In today’s Gospel from St. Mark, we hear of Jesus’ encounter with Bartimaeus. Hearing Bartimaeus calling to him from the roadside, Jesus asks his followers to bring Bartimaeus to him. When they do, the first thing Jesus says to him is “What do you want me to do for you?”
What do you want? This is the first thing Jesus so often asked people when he met them. And He asks the same question of us. What do you want? What do you desire from me?
We are often uncomfortable talking about desires. We’ve been conditioned to be suspicious of our desires, to think that living a faithful Christian life means overcoming desires.
But to live vital and passionate lives requires that we pay serious attention to our desires when we discern how we are intended to live and love in this world. Our desires reflect the longings of our heart and point to an incompleteness in us that longs for fulfillment.
If, as Saint Iranaeus said, the glory of God is the human person fully alive, then desires are an incredibly important part of our discernment; getting in touch with our desires helps us discover what is lifegiving to us. Failing to take our desires seriously ignores (in the words of E. Edward Kinerk) “the greatest source of human vitality and passion which God has given us.”
Anthony deMello highlights this in a story he once told: The disciple, a Jewish man, asked, “What good work should I do to be acceptable to God?” The Master answered, “How should I know? Your Bible says that Abraham practiced hospitality and God was with him. Elias loved to pray and God was with him. David ruled a kingdom and God was with him too.” The man persisted, “Is there some way I can find my own allotted work?” The Master responded, “Yes. Search for the deepest inclination or your heart and follow it.”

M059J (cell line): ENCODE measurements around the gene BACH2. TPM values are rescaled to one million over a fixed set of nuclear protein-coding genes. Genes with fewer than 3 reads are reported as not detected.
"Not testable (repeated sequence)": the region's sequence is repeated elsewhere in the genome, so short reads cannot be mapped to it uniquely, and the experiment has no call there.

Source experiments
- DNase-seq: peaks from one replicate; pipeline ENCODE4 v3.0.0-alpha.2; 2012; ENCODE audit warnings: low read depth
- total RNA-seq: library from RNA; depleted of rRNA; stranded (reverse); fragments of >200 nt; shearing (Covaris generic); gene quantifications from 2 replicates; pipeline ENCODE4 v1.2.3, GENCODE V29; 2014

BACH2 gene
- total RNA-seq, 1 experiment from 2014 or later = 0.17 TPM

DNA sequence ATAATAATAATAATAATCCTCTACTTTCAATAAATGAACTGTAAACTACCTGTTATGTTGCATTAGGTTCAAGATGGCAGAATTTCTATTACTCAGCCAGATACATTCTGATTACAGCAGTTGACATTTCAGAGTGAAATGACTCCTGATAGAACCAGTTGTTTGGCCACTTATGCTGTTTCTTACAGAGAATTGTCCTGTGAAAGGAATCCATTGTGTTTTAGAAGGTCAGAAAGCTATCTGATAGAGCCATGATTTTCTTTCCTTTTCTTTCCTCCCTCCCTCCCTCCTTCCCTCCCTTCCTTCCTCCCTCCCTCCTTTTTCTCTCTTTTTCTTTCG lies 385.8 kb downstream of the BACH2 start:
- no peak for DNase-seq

What do you desire? What is the deepest inclination of your heart?
An older Amish gentleman wisely said to me, “the reward for a job well done is an oportunity to do another job.”
As I end my prayers each evening I request, “Lord, if you are pleased with the manner in which I share your presence and the gifts you have blessed me with, please give me tomorrow.”
There is nothing more desireable than awaking each morning knowing God’s hand is extended, “Come.”